Second, if North Korea competes in Pyeongchang, the isolated country will have the chance to connect with other countries in a format other than the political and military back-and-forth of the last nine months.
The wide consensus in the political and sporting communities is that North Korea would use the Pyeongchang Games as an opportunity to further its public relations goals, mainly though what has been dubbed “sports diplomacy.”
“Sports diplomacy” is generally defined as using sports to further or influence diplomatic, social and political relations. Since international sports naturally bring people with different national and cultural identities together, the Olympic Games are an obvious opportunity to engage in this type of diplomacy.
North Korea has, in fact, pursued sports diplomacy as a matter of national policy since the 1980s. One obvious example is that North Korea sought to send a joint Korean team, including both North and South Korean athletes, to the Olympics Games in 2000-2008, even though such a team was never organized.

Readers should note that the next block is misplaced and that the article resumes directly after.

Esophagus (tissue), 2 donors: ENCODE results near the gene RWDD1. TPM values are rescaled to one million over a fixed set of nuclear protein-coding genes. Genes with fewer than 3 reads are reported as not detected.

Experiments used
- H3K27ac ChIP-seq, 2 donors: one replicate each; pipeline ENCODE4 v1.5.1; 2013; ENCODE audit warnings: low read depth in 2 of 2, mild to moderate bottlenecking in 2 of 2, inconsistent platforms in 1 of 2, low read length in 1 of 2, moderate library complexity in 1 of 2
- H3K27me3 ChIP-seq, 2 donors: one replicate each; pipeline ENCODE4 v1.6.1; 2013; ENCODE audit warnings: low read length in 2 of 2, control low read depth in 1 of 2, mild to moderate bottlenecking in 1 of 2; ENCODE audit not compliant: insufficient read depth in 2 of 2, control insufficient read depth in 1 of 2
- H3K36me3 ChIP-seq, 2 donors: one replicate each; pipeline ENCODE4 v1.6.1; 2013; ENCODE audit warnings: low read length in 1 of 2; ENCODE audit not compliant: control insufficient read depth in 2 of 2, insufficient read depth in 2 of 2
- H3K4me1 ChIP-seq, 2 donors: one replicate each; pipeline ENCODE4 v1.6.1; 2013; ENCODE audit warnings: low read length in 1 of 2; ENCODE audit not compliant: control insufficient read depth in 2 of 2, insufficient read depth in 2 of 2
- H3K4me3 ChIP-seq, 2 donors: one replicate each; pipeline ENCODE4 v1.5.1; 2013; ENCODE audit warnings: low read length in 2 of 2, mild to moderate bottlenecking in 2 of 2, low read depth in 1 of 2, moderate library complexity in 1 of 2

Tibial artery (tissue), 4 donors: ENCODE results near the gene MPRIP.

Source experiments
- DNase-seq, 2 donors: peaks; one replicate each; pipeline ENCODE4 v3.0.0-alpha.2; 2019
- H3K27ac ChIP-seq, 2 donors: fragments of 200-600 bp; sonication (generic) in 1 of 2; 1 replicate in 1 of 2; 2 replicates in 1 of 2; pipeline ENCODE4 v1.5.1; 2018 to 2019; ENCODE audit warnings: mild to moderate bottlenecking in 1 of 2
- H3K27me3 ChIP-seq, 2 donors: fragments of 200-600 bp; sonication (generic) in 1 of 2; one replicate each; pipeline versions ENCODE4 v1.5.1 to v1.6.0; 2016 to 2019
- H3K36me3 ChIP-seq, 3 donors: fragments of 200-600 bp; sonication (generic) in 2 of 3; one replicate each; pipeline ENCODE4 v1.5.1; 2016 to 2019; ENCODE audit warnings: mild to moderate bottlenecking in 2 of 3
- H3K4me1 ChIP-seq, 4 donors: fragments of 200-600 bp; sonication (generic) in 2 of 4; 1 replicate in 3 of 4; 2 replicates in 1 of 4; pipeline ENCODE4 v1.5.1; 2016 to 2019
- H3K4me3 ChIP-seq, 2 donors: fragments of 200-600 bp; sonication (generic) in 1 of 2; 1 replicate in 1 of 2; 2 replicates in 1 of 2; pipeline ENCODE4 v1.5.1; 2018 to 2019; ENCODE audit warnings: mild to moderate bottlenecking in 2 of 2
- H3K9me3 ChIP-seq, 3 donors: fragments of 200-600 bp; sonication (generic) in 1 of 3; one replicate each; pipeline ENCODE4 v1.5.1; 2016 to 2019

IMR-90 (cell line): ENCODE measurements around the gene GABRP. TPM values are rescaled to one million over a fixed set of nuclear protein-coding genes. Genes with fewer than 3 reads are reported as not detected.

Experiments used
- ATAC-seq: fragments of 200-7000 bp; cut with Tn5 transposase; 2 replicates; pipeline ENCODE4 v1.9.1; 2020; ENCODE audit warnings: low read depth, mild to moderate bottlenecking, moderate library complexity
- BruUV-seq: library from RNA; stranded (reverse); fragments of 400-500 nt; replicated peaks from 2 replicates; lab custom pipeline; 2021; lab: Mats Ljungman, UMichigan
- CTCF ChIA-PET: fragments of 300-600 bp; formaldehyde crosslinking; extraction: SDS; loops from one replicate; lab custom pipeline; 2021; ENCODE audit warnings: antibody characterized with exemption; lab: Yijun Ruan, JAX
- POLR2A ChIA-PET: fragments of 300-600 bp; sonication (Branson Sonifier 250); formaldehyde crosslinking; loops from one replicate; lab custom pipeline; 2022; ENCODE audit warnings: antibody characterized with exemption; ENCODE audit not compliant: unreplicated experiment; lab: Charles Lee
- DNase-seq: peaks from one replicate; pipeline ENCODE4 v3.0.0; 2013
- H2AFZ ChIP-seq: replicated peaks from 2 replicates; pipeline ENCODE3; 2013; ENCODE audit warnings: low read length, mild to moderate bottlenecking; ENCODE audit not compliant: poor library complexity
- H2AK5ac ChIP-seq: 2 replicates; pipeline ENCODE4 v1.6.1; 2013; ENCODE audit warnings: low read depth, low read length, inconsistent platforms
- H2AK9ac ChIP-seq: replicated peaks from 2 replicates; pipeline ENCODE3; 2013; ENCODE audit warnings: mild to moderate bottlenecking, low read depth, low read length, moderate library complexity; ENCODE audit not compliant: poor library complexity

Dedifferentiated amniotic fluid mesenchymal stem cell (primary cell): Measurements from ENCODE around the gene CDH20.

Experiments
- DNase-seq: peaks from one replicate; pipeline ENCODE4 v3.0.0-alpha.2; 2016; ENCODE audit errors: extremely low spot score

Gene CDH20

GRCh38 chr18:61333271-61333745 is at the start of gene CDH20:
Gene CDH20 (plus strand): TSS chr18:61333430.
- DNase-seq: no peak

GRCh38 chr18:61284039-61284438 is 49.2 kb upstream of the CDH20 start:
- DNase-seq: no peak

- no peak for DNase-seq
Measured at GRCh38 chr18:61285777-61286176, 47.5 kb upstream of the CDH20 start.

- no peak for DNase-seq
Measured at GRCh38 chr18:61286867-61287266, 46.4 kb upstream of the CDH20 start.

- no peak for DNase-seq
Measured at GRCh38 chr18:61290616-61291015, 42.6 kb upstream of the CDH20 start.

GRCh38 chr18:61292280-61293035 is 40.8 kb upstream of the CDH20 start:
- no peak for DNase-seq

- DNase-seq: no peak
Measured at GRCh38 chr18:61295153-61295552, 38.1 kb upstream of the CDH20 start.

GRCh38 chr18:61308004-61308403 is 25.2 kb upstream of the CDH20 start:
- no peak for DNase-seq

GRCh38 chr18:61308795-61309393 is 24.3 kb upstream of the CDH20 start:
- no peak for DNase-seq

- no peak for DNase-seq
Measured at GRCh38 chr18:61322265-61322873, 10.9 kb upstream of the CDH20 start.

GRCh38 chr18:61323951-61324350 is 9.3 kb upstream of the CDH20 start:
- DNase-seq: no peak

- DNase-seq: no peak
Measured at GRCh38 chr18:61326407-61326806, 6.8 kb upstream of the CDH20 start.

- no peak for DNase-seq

Since assuming power in 2011, Kim Jong Un has emphasized sports and sports diplomacy. Sport venues and facilities have been built and renovated. Financial resources have been allocated to sport programs. Athletes have been given a higher profile on the national stage in North Korea.
North Korea’s participation in the Olympics might seem contrary to its isolationist, closed-border policy. But, in fact, North Korean athletes have participated in every Summer Olympic Games since 1972, except for 1984 and 1996 due to boycotts. North Korea also has participated in eight Winter Olympic Games.
North Korea has won 56 Olympic medals since its first Olympics. The country’s athletes have won 16 gold medals, 16 silver and 24 bronze. The number of North Korean Olympic medals is impressive in light of its relatively small size. The country has a population of 25 million people, comparable to the state of Texas. The country has an estimated GDP of $28 billion, which would put it roughly on par with El Salvador.